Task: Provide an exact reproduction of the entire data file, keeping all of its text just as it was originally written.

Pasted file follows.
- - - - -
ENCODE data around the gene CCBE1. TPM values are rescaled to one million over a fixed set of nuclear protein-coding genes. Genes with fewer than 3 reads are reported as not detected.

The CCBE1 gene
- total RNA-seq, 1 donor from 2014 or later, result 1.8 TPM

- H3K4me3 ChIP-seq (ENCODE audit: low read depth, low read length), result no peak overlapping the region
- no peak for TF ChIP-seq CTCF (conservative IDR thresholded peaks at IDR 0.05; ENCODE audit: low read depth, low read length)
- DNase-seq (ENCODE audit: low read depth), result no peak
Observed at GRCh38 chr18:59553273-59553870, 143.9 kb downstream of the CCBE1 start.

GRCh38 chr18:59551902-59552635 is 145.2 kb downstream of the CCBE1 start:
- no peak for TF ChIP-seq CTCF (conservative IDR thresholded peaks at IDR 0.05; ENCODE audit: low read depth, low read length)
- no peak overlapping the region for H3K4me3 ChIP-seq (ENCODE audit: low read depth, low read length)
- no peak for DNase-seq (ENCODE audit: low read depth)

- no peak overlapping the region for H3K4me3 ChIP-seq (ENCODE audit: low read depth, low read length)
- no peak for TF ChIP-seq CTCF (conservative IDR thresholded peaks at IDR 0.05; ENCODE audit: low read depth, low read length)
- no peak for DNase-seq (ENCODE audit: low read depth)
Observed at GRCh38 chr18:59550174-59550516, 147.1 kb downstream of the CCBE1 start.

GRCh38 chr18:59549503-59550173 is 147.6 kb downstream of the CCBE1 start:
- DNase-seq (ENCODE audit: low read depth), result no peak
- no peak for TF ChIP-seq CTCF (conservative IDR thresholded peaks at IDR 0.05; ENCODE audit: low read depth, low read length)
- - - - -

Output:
ENCODE data around the gene CCBE1. TPM values are rescaled to one million over a fixed set of nuclear protein-coding genes. Genes with fewer than 3 reads are reported as not detected.

The CCBE1 gene
- total RNA-seq, 1 donor from 2014 or later, result 1.8 TPM

- H3K4me3 ChIP-seq (ENCODE audit: low read depth, low read length), result no peak overlapping the region
- no peak for TF ChIP-seq CTCF (conservative IDR thresholded peaks at IDR 0.05; ENCODE audit: low read depth, low read length)
- DNase-seq (ENCODE audit: low read depth), result no peak
Observed at GRCh38 chr18:59553273-59553870, 143.9 kb downstream of the CCBE1 start.

GRCh38 chr18:59551902-59552635 is 145.2 kb downstream of the CCBE1 start:
- no peak for TF ChIP-seq CTCF (conservative IDR thresholded peaks at IDR 0.05; ENCODE audit: low read depth, low read length)
- no peak overlapping the region for H3K4me3 ChIP-seq (ENCODE audit: low read depth, low read length)
- no peak for DNase-seq (ENCODE audit: low read depth)

- no peak overlapping the region for H3K4me3 ChIP-seq (ENCODE audit: low read depth, low read length)
- no peak for TF ChIP-seq CTCF (conservative IDR thresholded peaks at IDR 0.05; ENCODE audit: low read depth, low read length)
- no peak for DNase-seq (ENCODE audit: low read depth)
Observed at GRCh38 chr18:59550174-59550516, 147.1 kb downstream of the CCBE1 start.

GRCh38 chr18:59549503-59550173 is 147.6 kb downstream of the CCBE1 start:
- DNase-seq (ENCODE audit: low read depth), result no peak
- no peak for TF ChIP-seq CTCF (conservative IDR thresholded peaks at IDR 0.05; ENCODE audit: low read depth, low read length)